Constant information can also lead to stress. Reading the covid updates over and again each day can set our hearts pounding, and have our eyes peeled wide, alert, waiting to respond to this treat. According to Naish, “Some psychologists believe the effect [of watching news] is so strong that we should limit our news-watching to only 30 minutes a day — or risk developing anxiety-related depression” (Naish, 17). No matter the distance of the danger, watching news can have us believing the hazard is near. Living under constant threat is exhausting, and at some point it is easier to give in to depression. There is a very real threat that the information we take in will cause us harm. We must say enough information before it steals our attention from the here and now, before it robs us of our ability to care for those nearest to us. Furthermore, the effects reach broader. Baroness Susan Greenfield worries about the use of screens by children. She fears they will grow up to be “a nation of gullible Googlers who won’t even know how to vote responsibly” (Naish, 40). Yikes! 13 years later, is this where we’ve ended up? Our information comes prepackaged, often prescribed by algorithms feeding our biases, or advertisements creating desires within us. When it comes to voting, finding accurate information is critical. Sorting through the information from various sources is incredibly difficult.
While the information on the internet can be particularly helpful, when, for example, I need a recipe, it is littered with advertising and clickbait. We are easily distracted from our initial purpose. While it is easy to be wary of advertisements which are designed to “catch your attention and make you dissatisfied with the life that you already have” (Naish, 44), they are impossible to avoid. We stare at ads, eager to skip them, unless they are exceptionally well crafted, but perhaps the content we seek is just as quick to leave us unsatisfied, anxious, wanting or depressed. We must control our content input and choose, at times, to disconnect.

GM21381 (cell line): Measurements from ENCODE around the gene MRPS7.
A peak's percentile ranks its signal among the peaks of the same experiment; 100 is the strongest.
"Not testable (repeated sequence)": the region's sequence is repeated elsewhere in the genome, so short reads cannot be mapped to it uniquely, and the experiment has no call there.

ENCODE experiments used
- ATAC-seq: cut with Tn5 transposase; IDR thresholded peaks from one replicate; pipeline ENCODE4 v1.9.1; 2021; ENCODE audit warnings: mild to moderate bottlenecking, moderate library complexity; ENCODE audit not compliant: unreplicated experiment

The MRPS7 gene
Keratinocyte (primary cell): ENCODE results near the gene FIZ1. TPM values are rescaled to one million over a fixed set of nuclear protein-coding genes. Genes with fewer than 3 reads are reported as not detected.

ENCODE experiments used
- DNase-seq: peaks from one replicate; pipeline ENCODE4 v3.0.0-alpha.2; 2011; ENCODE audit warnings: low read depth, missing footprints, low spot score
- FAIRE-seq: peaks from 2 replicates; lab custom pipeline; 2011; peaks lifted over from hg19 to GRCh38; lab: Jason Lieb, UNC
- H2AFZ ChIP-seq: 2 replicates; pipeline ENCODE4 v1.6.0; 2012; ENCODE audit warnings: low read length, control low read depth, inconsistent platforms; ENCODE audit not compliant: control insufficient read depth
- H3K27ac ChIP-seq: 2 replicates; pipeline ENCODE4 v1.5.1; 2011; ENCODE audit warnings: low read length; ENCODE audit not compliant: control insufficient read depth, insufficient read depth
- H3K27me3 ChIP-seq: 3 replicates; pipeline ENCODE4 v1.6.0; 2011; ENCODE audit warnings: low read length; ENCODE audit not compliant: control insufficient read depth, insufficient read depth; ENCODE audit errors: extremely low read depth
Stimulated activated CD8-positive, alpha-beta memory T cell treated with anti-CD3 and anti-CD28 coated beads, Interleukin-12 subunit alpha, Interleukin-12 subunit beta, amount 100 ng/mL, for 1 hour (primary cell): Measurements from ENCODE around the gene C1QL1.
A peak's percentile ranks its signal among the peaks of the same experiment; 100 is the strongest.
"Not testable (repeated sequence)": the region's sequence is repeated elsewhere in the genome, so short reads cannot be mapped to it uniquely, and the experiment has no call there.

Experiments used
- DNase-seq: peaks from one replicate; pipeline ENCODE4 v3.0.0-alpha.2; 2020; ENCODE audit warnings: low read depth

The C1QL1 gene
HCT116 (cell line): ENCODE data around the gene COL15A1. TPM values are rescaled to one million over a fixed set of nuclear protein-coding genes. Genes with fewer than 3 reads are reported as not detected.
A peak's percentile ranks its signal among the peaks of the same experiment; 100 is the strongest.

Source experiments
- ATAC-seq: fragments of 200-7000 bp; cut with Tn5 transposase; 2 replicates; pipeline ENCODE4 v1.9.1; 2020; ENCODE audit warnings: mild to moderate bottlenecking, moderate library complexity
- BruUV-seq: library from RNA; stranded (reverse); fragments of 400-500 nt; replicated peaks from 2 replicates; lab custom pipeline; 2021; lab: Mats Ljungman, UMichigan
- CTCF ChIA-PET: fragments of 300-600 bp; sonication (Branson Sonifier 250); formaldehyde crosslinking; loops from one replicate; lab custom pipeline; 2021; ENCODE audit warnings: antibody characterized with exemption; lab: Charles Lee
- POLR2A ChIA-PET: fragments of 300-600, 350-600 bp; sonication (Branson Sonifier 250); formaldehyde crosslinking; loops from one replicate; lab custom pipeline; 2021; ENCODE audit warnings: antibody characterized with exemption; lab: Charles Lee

Among the advice Naish give to disconnect is the following. To begin with, we can budget our time, set limits to our consumption and stick to them. Doing is easier if we choose to “be happy about the fact that [we] are deliberately choosing to miss things, because it means that [we] have a life” (Naish, 45). Choosing to focus on the positives of limiting our information consumption enables us to abstain joyfully and purposely. This attitude makes it easier to say enough to information. It requires us, however, to have a life. As we change our habits, it is beneficial to choose a new (or neglected) hobby or two. We can also spend the time getting to know our neighbours, a practice Naish promises “extends [our] sense of home security” (Naish, 46). Creating and fostering relationships, and learning from those near us helps us engage in local, tangible events. This interaction is a healthy alternative to constant information consumption. It provides a context information we do consume and gives us a rewarding activity. We can choose to seek information from those around us. This can be just as satisfying.
Information is ever more abundant. We have far more information than we can ever use. This information overload causes stress, and often influences us to make worse decisions. Even when we intentionally seek information, we are bombarded by distractions and advertisements. Escaping from information overload is possible, but requires intentional choice. We must curtail our natural information seeking behaviour to pursue only that information which will benefit us. This can be accomplished as we set personal limits, engage in offline hobbies and get to know our neighbours.
*This was the best number I could find, but I have no idea if it is accurate. The website
contradicted itself. https://www.tubics.com/blog/number-of-youtube-channels/
**Naish, John. Enough : Breaking Free from the World of More. London, Hachette Livre, 2008.